While not nearly the storm of the century, a severe weather event on Aug. 1 in central Alberta produced a Canadian record-breaking hailstone. And a field team from Western’s newly formed Northern Hail Project (NHP) chased it down and brought it home.
The NHP field team, led by engineering research assistant Francis Lavigne-Theriault, followed the storm to Markerville, Alta. (about 35 kilometres southwest of Red Deer) and found several baseball-sized hailstones. Further south and approximately 20 minutes after the storm had passed (6:14 pm MDT), under a tree canopy, they recovered several larger hailstones, many of which were grapefruit to softball-size including the record breaker.
Weighing 292.71 grams, the record breaker eclipses the previous title holder – which weighed 290 grams and was collected nearly 50 years ago in Cedoux, Sask. on July 31, 1973. With a diameter of 123 millimetres, the hailstone has a slightly larger span than a standard DVD (120 mm).
Lavigne-Theriault and the team ultimately collected seven bags at the Markerville location, all of which are baseball-sized hail or larger (at least 70 millimetres or 2.75 inches in diameter). The samples are currently being stored in a freezer and Western researchers will soon study the ice cores of the large hailstones to better understand their internal structure and chemical composition.
They will also be studying the aerodynamics of large hailstone replicas, by dropping them from drones and studying how they fall. This will help establish what their terminal fall speeds are, which is important because this is a strong determining factor as to how much damage they cause. The irregular shapes of these large hailstones mean that there can be quite a lot of variation, which they are also investigating.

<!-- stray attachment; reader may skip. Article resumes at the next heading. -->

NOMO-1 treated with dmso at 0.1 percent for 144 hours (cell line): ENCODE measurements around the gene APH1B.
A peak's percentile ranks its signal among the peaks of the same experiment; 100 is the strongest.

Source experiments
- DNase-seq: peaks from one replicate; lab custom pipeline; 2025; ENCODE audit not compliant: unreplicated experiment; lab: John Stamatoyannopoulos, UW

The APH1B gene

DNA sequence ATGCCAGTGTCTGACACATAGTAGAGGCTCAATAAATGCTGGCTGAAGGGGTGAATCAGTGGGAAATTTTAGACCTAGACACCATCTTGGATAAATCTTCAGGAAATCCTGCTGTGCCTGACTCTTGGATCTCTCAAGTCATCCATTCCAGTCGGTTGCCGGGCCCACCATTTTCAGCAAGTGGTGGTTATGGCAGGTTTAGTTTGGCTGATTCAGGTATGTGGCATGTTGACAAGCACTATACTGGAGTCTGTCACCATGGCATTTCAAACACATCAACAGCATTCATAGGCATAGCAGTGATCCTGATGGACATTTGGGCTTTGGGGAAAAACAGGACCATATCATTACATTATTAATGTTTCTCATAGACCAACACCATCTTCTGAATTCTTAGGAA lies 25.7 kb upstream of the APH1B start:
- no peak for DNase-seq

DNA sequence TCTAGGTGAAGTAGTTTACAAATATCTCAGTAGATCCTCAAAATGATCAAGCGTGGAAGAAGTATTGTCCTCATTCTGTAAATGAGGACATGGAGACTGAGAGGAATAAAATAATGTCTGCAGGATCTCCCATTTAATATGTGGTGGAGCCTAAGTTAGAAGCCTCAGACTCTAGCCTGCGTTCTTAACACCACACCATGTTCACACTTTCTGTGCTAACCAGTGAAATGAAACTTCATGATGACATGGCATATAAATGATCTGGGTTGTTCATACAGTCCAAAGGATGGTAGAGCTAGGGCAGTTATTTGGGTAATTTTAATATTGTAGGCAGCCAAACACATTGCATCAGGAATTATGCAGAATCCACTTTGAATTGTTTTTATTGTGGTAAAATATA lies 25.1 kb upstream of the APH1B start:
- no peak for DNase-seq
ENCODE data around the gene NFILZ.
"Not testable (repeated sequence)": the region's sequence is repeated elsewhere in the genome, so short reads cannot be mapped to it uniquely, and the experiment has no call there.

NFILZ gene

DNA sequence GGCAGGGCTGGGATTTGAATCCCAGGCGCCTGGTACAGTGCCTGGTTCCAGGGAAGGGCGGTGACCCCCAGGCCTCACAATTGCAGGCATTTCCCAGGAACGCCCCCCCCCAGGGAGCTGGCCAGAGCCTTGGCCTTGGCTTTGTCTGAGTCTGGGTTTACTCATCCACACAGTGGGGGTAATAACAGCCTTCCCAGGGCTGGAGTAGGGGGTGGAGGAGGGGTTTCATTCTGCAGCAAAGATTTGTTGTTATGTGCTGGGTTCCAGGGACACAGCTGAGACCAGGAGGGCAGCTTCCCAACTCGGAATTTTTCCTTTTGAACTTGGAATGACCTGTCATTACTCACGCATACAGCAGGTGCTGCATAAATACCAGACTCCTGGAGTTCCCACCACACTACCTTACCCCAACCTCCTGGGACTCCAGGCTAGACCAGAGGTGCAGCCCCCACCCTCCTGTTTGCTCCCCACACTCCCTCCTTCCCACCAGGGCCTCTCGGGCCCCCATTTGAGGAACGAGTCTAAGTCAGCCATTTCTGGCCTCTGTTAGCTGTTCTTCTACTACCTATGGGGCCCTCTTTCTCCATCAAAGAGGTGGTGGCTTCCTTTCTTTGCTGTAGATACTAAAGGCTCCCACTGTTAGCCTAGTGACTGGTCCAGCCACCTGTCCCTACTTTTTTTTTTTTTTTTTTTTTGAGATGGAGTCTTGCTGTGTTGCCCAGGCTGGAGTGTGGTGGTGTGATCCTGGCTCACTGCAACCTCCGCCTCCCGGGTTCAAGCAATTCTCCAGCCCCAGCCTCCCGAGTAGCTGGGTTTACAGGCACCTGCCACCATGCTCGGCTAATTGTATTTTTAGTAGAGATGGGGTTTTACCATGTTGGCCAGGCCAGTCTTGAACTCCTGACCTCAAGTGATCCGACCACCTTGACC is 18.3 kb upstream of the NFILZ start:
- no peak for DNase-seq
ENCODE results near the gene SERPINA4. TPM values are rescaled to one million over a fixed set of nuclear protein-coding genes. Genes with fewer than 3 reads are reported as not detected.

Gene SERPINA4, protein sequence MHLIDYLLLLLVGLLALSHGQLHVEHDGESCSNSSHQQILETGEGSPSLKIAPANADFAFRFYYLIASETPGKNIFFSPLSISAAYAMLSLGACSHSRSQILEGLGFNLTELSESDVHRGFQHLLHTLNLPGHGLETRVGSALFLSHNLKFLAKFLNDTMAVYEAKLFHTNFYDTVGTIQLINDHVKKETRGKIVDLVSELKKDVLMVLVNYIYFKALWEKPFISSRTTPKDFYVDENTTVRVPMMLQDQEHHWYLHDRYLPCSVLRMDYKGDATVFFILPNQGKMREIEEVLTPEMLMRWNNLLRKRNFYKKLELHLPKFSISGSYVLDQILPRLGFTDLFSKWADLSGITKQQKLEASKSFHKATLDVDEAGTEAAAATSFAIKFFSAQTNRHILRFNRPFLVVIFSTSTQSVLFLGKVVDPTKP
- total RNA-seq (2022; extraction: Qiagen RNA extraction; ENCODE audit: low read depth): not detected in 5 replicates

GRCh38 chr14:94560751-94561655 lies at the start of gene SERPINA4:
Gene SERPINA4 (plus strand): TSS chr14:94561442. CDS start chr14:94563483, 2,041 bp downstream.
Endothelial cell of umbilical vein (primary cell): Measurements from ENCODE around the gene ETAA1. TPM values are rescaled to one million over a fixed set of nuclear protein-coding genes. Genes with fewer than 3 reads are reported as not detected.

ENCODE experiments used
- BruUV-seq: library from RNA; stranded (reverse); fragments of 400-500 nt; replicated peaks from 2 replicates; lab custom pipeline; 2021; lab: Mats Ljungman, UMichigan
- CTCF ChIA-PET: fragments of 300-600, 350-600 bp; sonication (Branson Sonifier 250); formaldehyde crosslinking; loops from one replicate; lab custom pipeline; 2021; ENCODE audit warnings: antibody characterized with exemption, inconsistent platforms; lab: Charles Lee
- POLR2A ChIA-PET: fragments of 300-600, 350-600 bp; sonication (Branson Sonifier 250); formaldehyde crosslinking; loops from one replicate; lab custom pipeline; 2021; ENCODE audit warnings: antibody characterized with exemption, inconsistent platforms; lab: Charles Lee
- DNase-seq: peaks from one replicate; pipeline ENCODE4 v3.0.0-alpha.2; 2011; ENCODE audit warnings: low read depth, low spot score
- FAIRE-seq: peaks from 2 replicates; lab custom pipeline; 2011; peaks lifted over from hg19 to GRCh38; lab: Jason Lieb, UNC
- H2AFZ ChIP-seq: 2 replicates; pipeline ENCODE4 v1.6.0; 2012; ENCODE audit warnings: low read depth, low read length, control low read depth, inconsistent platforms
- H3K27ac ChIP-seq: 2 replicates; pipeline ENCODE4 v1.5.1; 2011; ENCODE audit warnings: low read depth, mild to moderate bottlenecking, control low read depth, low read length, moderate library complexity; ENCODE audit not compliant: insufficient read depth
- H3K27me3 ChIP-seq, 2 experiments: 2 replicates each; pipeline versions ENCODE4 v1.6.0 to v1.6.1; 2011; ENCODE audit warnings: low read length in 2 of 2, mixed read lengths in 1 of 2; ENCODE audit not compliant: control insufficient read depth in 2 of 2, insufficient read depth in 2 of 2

NHP is a research spinoff of the Northern Tornadoes Project, which was founded in 2017 as a partnership between Western and ImpactWX.
Did you ever imagine you would find Canada’s biggest hailstone when you headed out to Alberta in the spring for the first season of NHP?
No! I didn’t know what to expect; I had never chased in Alberta before. However, I did have a lot of forecasting knowledge of the area having lived in the prairie provinces for several years and I have a lot of chasing experience in Colorado and the U.S. high plains region, which has similar climatology to Alberta. So, I certainly knew that big things were possible in Alberta.
When you are storm chasing, is your heart racing or are you the proverbial calm before the storm?
Next year (2023) will be my tenth as a storm chaser, so I would like to think I am calm, but you would have to ask my coworkers to be sure (laughs). There is a saying, when storms become really intense you shift into “storm chasing mode,” and this usually means a heightened focus and acute situational awareness, which comes from years of field experience in some of the most intense storms in the world. In those moments, I am centred, calm and focused on the mission, but my heart starts racing when we find very large hailstones on the ground (laughs).
Hail is frozen precipitation, so did the fact your record-breaking discovery could melt make your heart race too?
My heart races more when I’m trying to avoid falling hail, which can damage your vehicle. I was able to position the field team in a way that we always avoided hail cores and were very safe; that way our decision-making wasn’t done in haste. We did get some big adrenaline rushes when we were trying to install probes before the storm started, especially in treed areas with reduced visibility and with little cellphone service, and this mainly came from the fact that we were attempting something that hadn’t been done before in hail research in Canada.
This story is part of our Endnotes 2022 series which showcases the people behind some of the year’s most compelling Western stories.